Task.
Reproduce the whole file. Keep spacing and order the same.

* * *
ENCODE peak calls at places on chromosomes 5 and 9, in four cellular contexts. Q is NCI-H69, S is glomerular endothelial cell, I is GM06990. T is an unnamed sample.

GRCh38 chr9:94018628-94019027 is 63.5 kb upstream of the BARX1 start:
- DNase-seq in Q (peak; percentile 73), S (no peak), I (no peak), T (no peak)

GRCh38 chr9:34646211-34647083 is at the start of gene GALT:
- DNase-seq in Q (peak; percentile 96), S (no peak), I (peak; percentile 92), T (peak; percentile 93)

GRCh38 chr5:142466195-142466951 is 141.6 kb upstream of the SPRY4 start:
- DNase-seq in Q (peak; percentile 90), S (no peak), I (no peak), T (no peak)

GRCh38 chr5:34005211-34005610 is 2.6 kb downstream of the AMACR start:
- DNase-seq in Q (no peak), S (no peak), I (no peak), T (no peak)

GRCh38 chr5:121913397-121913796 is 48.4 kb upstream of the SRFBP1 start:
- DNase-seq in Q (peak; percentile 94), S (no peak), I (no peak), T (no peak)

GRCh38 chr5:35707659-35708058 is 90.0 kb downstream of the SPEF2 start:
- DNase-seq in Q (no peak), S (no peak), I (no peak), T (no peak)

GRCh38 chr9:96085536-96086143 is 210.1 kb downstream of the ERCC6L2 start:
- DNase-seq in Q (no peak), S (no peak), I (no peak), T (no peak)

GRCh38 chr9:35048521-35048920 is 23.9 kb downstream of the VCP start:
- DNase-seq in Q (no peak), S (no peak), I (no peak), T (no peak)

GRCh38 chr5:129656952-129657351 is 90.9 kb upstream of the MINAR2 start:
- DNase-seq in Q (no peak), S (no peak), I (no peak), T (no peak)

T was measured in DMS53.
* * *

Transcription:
ENCODE peak calls at places on chromosomes 5 and 9, in four cellular contexts. Q is NCI-H69, S is glomerular endothelial cell, I is GM06990. T is an unnamed sample.

GRCh38 chr9:94018628-94019027 is 63.5 kb upstream of the BARX1 start:
- DNase-seq in Q (peak; percentile 73), S (no peak), I (no peak), T (no peak)

GRCh38 chr9:34646211-34647083 is at the start of gene GALT:
- DNase-seq in Q (peak; percentile 96), S (no peak), I (peak; percentile 92), T (peak; percentile 93)

GRCh38 chr5:142466195-142466951 is 141.6 kb upstream of the SPRY4 start:
- DNase-seq in Q (peak; percentile 90), S (no peak), I (no peak), T (no peak)

GRCh38 chr5:34005211-34005610 is 2.6 kb downstream of the AMACR start:
- DNase-seq in Q (no peak), S (no peak), I (no peak), T (no peak)

GRCh38 chr5:121913397-121913796 is 48.4 kb upstream of the SRFBP1 start:
- DNase-seq in Q (peak; percentile 94), S (no peak), I (no peak), T (no peak)

GRCh38 chr5:35707659-35708058 is 90.0 kb downstream of the SPEF2 start:
- DNase-seq in Q (no peak), S (no peak), I (no peak), T (no peak)

GRCh38 chr9:96085536-96086143 is 210.1 kb downstream of the ERCC6L2 start:
- DNase-seq in Q (no peak), S (no peak), I (no peak), T (no peak)

GRCh38 chr9:35048521-35048920 is 23.9 kb downstream of the VCP start:
- DNase-seq in Q (no peak), S (no peak), I (no peak), T (no peak)

GRCh38 chr5:129656952-129657351 is 90.9 kb upstream of the MINAR2 start:
- DNase-seq in Q (no peak), S (no peak), I (no peak), T (no peak)

T was measured in DMS53.